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Author Topic: Stirling Ranges  (Read 36207 times)

Petrus

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Re: Stirling Ranges
« Reply #40 on: June 10, 2012, 08:21:37 am »


1. Fraud or deception. There is a distinct line between deception and creativity, and they really have nothing to do with each other. There are well-known photographers who set up entire scenes, much like movie sets -- the scene itself is totally artificial -- but this is ALWAYS known to the buyer or the viewer. There is no deception involved; quite the contrary.
 

How about the W. Eugene Smith's photo essays published in Life: "Spanish Village" with several completely staged and rehearsed shots*. "Man of Mercy" (Dr Schweitzer) with silhouettes of hand and tools** added to photographs in the darkroom. "Nurse midwife" where the pictures were so manipulated with dodging and selective lightening that the dark skinned subjects looked almost caucasian (straight prints have been circulating also, they look totally different). It was all offered as "truth".


*) http://www.magnumphotos.com/C.aspx?VP3=ViewBox_VPage&VBID=2K1HZOFDN5JRE&CT=Search&DT=Image (Villagers return..., Wake of Juan...)
**) http://www.magnumphotos.com/c.aspx?VP=XSpecific_MAG.StoryDetail_VPage&pid=2TYRYDDWI3V8 photo 36
***) http://www.magnumphotos.com/C.aspx?VP3=ViewBox_VPage&VBID=2K1HZOFDN5W6Y&IT=ZoomImage01_VForm&IID=2S5RYDY6CTG3&PN=27&CT=Search
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petermfiore

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Re: Stirling Ranges
« Reply #41 on: June 10, 2012, 09:02:11 am »

From Petrus
How about the W. Eugene Smith's photo essays published in Life: "Spanish Village" with several completely staged and rehearsed shots*. "Man of Mercy" (Dr Schweitzer) with silhouettes of hand and tools** added to photographs in the darkroom. "Nurse midwife" where the pictures were so manipulated with dodging and selective lightening that the dark skinned subjects looked almost caucasian (straight prints have been circulating also, they look totally different). It was all offered as "truth".


Now we are talking!!!!!!!!!

Peter F

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Dave Millier

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Re: Stirling Ranges
« Reply #42 on: June 10, 2012, 09:53:10 am »

A very interesting debate with thoughtful replies. The feeling I am getting is that there really are no rules, however, some people are more comfortable believing there are (or should be).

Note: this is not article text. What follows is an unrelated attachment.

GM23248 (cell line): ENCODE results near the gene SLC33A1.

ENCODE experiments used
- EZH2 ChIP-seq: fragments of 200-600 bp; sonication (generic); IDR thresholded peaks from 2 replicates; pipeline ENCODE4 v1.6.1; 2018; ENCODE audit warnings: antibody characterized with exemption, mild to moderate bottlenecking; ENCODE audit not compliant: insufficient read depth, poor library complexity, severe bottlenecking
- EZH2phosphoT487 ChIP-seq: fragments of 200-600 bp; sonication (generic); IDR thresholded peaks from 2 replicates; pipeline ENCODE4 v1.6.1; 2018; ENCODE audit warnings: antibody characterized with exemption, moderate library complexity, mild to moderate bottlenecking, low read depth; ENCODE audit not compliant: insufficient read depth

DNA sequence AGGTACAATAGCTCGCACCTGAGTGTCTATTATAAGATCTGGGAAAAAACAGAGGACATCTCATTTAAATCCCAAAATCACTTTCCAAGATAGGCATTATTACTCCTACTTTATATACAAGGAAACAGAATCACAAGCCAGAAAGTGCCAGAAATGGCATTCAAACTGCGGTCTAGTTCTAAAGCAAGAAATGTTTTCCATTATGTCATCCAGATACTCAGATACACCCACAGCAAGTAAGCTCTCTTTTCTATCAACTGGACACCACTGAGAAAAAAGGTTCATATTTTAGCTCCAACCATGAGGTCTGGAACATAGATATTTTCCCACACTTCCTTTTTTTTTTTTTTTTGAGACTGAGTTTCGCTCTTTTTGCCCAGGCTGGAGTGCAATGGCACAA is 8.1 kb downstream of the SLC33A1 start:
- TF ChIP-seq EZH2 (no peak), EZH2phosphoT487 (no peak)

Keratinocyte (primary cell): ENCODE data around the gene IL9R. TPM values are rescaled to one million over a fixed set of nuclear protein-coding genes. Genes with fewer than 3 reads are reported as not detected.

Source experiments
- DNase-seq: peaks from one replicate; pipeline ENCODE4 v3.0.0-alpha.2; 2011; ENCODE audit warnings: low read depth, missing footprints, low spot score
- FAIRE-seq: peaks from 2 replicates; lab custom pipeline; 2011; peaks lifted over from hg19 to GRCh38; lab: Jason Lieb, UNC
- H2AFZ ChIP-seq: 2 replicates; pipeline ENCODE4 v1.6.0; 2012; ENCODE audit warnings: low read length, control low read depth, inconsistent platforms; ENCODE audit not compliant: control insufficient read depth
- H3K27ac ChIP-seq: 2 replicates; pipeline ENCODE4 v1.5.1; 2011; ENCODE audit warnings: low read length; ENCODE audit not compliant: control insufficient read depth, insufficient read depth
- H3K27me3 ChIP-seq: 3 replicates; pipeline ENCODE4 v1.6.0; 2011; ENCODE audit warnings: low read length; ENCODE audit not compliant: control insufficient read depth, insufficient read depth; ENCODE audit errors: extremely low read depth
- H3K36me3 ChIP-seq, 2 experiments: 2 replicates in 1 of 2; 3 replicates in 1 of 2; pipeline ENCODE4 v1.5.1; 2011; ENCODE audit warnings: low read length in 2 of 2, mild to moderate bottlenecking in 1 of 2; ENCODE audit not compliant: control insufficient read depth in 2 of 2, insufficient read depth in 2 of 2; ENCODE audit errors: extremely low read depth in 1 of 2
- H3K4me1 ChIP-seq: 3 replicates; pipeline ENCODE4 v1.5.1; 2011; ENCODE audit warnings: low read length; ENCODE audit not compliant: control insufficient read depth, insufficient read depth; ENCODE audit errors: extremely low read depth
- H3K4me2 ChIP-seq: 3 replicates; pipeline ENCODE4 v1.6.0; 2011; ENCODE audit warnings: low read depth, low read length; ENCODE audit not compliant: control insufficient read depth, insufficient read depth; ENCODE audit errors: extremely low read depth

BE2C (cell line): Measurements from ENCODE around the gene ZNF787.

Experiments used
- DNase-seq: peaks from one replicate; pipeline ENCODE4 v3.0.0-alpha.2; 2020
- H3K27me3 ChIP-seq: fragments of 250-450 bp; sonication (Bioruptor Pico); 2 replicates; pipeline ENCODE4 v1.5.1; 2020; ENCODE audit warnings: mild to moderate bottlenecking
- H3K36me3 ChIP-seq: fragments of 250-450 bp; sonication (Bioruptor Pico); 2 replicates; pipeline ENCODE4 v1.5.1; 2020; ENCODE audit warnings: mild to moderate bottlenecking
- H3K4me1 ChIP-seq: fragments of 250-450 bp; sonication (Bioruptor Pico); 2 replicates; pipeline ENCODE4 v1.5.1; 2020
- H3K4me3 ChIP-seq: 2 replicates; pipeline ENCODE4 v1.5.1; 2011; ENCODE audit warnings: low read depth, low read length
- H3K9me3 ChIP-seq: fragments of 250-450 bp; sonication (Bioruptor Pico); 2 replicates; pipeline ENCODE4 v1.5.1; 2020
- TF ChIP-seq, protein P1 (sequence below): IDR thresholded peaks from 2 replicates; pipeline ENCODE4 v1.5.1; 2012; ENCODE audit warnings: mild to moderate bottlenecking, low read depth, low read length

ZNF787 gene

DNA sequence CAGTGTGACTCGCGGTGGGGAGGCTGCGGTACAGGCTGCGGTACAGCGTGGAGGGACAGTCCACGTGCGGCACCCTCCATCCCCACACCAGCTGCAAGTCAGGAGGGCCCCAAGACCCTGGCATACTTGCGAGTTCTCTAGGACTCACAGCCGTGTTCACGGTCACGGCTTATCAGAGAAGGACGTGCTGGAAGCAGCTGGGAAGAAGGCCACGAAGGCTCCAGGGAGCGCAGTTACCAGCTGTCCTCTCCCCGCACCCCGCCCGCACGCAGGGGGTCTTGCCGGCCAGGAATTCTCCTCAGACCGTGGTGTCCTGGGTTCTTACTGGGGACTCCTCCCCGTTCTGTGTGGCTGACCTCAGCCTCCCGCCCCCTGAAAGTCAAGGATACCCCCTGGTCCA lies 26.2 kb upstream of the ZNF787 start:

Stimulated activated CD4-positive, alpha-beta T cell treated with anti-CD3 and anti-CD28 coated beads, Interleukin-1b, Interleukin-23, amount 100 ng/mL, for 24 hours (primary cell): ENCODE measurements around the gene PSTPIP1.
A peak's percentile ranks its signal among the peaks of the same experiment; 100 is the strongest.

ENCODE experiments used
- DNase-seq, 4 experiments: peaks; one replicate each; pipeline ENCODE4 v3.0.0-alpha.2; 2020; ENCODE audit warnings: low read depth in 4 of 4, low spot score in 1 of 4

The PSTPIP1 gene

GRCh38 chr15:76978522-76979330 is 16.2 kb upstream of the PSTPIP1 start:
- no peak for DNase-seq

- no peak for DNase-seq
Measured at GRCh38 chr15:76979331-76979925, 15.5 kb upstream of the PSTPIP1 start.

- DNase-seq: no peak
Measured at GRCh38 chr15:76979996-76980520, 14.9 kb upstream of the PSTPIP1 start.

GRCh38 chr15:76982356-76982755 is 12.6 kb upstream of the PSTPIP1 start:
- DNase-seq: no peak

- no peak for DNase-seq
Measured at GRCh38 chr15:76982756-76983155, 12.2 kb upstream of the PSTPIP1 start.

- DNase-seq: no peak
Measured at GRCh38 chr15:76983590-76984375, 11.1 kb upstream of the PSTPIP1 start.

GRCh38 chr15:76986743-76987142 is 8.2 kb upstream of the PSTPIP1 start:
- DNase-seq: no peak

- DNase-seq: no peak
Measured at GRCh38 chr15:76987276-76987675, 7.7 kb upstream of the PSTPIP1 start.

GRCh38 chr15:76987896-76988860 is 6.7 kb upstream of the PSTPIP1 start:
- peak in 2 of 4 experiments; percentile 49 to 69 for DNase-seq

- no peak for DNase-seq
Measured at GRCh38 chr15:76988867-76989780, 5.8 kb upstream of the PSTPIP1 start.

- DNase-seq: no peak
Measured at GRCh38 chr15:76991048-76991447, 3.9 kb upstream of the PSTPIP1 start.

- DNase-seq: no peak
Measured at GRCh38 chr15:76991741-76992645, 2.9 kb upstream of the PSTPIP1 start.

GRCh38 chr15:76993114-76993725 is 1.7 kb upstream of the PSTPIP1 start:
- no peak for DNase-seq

For what it's worth, I've always categorised myself as someone nearer the "realistic" end of the spectrum i.e. I've always believed that I prefer "natural" looking images to "CGI" style images (despite being entirely happy with even heavy use of the "standard" image manipulation techniques). However, looking at this image has made me question that assumption, as has reading the replies.  There are some nifty justifications in this thread for differing points of view and I have found I am sympathetic to all of them! This has prompted a bit of a re-evaluation of my position which I have now recast as "says he prefers natural looking images but will accept just about anything as long as it looks good, and not too unpleasantly "faked". 

The spectrum of what constitutes "fakedness" has expanded somewhat for me as a result of this article (but it doesn't include Jerry Uelsmann nor any of the those endless clever,  but trite stock studio photographers who create pictures of triangular prisms standing on pools of water with cupped hands etc).  I like this photo, despite its post processing origins. I think if I have learned anything about my tastes from this, it's that one can fondly imagine one has principles, then discover unexpectedly that one sometimes one has to admit to bending or ignoring them on occasions in order to accommodate unexpected facts such as finding oneself liking something one is not supposed to...

Thanks to everyone for their useful thoughts.

D

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theguywitha645d

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Re: Stirling Ranges
« Reply #43 on: June 10, 2012, 10:01:38 am »

In terms of being 'manufactured' - Yes. But, so what?

You really don't understand? I am interested in and amazed by the variation in the natural world. This is simply an imaginary landscape, but appears to try to pass itself off as something real. That is simply commercial photography. If I want fantasy, I will watch a Hollywood movie; it is not the reason I view nature or documentary photography. However, if you don't care, it will be a great image.
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petermfiore

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Re: Stirling Ranges
« Reply #44 on: June 10, 2012, 10:08:32 am »

All pictures in all forms whether painted, photographed or moving are Illusions. That's the magic. That's the ART!



Peter F

Eric Myrvaagnes

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Re: Stirling Ranges
« Reply #45 on: June 10, 2012, 10:33:42 am »